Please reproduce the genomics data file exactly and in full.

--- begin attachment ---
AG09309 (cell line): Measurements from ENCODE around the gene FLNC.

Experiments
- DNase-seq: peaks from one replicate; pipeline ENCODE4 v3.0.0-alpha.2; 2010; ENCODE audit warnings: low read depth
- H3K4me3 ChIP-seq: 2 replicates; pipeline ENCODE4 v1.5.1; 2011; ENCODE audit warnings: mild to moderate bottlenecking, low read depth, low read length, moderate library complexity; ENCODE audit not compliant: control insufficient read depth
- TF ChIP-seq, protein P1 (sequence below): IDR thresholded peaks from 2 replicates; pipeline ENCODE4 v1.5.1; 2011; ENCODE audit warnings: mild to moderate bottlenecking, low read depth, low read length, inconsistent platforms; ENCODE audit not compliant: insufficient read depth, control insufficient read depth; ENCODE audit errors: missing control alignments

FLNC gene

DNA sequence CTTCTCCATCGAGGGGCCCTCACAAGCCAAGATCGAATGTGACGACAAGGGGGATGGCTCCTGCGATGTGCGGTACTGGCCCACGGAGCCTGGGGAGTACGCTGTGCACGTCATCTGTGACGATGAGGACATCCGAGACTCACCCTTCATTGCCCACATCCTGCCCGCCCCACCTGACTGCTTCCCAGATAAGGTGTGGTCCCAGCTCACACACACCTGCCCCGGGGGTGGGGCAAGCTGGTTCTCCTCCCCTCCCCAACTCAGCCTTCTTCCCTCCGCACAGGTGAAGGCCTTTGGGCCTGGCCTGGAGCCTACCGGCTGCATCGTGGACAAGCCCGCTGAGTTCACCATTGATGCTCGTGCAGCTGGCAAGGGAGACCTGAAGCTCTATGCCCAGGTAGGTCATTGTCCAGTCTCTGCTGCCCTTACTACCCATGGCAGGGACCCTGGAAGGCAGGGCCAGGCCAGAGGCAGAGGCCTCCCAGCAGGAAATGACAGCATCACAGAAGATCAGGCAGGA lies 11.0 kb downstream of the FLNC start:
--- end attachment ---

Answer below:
AG09309 (cell line): Measurements from ENCODE around the gene FLNC.

Experiments
- DNase-seq: peaks from one replicate; pipeline ENCODE4 v3.0.0-alpha.2; 2010; ENCODE audit warnings: low read depth
- H3K4me3 ChIP-seq: 2 replicates; pipeline ENCODE4 v1.5.1; 2011; ENCODE audit warnings: mild to moderate bottlenecking, low read depth, low read length, moderate library complexity; ENCODE audit not compliant: control insufficient read depth
- TF ChIP-seq, protein P1 (sequence below): IDR thresholded peaks from 2 replicates; pipeline ENCODE4 v1.5.1; 2011; ENCODE audit warnings: mild to moderate bottlenecking, low read depth, low read length, inconsistent platforms; ENCODE audit not compliant: insufficient read depth, control insufficient read depth; ENCODE audit errors: missing control alignments

FLNC gene

DNA sequence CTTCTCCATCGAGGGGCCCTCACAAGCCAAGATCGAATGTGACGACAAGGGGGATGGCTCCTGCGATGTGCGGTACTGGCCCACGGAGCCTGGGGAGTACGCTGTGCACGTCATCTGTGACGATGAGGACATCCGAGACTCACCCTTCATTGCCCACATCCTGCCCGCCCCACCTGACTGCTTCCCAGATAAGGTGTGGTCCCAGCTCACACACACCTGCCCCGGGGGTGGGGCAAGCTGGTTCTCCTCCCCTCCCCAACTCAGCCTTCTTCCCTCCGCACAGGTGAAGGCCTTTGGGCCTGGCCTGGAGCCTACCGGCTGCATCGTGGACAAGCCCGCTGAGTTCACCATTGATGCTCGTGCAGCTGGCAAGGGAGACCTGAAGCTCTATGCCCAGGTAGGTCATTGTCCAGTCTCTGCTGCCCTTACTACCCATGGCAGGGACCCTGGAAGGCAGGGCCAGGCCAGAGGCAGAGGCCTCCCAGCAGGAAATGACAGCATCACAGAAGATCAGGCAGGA lies 11.0 kb downstream of the FLNC start: